Monday, September 9, 2013

Truth and Photographs

In my ongoing quest to grasp how we think about photographs, I have devised the following thought experiment:

You visit a gallery, online or in a venue. It doesn't matter. You view a portfolio of serious black and white work, perhaps photographs of people. Each photograph has a title and a lengthy caption that fills in the story. Taken as a whole, the portfolio teaches, it reveals, it makes you feel, it connects you to something bigger. Universal truths are more open to you now than before. It's not news, it's not a documentary essay, it's not depicting important Things or Happenings. It's more universal and abstract, but it is mighty. It is powerful, profound, and it moves you.

At the end of the gallery, you learn that the portfolio is a work of fiction. The photographs are of models or actors, the captions tell invented stories. How do you feel?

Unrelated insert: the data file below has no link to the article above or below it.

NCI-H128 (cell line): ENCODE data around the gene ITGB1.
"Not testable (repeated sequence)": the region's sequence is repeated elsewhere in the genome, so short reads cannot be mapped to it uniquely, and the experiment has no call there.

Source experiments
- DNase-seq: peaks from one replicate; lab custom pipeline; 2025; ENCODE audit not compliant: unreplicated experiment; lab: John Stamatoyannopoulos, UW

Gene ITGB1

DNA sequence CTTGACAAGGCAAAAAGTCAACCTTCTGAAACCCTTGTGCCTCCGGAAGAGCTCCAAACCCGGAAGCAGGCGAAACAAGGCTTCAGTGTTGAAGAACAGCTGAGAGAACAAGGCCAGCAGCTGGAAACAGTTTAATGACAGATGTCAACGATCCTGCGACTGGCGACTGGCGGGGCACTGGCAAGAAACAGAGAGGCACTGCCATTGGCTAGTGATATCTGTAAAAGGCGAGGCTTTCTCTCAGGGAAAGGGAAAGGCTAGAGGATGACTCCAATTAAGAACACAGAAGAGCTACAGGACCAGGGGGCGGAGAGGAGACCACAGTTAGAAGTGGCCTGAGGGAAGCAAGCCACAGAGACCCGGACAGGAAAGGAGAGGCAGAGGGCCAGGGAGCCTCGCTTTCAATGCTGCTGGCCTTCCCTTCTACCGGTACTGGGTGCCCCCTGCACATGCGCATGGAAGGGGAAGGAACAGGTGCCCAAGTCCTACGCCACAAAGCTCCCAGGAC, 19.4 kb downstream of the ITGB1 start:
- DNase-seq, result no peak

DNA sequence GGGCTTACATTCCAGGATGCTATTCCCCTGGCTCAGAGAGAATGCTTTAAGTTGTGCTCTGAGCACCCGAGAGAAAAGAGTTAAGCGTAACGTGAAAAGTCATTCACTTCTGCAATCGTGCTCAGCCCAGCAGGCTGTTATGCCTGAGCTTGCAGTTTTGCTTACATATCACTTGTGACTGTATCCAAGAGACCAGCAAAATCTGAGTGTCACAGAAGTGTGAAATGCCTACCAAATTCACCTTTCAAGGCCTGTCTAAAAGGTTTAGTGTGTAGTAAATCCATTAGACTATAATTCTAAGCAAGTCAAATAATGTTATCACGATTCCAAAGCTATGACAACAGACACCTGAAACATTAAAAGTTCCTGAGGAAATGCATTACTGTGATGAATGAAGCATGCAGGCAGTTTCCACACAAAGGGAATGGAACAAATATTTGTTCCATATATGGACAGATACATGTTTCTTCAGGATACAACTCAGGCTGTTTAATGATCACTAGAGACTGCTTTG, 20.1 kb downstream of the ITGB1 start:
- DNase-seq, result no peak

Probably you feel cheated, lied to.

Why? You might claim that the work was misrepresented, but it was not (let us suppose). You simply assumed that it was not fiction. You're not enraged by the revelation that Joseph Conrad's Heart of Darkness is fiction, are you? Or Harper Lee's To Kill a Mockingbird?

The point is that we view, by default, photographs as true. This is why the press uses them, not because they are true, for they are not, but because we believe them to be true.

What does it matter that a powerful image with a powerful caption is fiction? If it's not misrepresenting itself, why should we either assume that it's true, or be upset when we learn it is not? Isn't it enough that it tell its powerful story well?

I hold no moral high ground here. I'd be as mad as the next fellow. But I'd be just as wrong.

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